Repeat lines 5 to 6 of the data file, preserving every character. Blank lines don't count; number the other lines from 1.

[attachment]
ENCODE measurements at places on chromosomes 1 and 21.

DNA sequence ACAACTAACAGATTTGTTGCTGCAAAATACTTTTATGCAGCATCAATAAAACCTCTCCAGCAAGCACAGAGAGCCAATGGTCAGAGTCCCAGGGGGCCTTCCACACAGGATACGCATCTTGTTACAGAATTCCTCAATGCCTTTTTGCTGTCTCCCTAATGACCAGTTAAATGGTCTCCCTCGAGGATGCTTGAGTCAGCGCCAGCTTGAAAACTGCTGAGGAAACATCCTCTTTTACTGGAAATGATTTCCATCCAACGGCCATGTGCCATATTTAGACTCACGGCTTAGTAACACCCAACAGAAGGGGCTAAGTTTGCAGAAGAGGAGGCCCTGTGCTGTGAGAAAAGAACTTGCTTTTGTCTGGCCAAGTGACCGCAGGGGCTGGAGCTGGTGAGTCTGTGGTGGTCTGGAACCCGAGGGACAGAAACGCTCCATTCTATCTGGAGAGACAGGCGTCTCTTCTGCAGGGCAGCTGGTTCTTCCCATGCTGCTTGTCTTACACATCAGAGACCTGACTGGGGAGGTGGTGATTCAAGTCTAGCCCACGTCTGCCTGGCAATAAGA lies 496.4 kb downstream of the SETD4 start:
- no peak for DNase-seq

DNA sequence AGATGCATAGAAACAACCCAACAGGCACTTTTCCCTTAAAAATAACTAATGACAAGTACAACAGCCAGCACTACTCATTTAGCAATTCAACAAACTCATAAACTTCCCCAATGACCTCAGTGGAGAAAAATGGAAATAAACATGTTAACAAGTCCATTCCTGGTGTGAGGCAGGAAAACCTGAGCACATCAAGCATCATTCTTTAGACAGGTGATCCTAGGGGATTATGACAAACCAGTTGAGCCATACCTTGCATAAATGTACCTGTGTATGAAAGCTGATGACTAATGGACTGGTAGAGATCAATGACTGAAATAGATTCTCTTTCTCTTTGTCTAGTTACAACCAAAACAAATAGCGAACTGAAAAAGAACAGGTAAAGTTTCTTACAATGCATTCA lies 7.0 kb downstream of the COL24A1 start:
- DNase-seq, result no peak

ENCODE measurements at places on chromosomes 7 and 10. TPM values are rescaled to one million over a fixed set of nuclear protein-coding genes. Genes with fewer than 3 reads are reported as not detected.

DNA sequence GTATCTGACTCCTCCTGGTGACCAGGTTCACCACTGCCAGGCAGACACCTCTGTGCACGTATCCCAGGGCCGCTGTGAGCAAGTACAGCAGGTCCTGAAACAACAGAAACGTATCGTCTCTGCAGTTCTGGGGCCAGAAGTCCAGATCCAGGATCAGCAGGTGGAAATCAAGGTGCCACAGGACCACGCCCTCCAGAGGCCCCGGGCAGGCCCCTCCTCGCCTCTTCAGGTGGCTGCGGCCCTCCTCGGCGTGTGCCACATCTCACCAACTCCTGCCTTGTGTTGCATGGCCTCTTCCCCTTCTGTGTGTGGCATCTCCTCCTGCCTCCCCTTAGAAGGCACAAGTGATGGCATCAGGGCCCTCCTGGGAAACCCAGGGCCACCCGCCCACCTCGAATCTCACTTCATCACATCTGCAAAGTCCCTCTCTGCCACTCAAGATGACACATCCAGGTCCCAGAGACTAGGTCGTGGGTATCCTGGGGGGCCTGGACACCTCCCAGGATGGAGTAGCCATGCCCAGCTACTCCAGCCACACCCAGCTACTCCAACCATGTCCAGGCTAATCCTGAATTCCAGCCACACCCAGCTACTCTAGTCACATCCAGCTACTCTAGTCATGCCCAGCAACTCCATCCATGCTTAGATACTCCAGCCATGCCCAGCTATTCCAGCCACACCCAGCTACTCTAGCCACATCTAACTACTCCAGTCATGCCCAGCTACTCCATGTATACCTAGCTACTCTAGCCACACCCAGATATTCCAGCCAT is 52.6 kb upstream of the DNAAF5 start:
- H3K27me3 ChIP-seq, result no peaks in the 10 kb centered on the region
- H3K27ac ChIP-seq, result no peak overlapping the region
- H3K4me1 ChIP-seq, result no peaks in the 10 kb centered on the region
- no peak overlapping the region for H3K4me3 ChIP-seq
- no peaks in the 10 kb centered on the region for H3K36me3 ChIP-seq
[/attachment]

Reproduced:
- DNase-seq, result no peak

ENCODE measurements at places on chromosomes 7 and 10. TPM values are rescaled to one million over a fixed set of nuclear protein-coding genes. Genes with fewer than 3 reads are reported as not detected.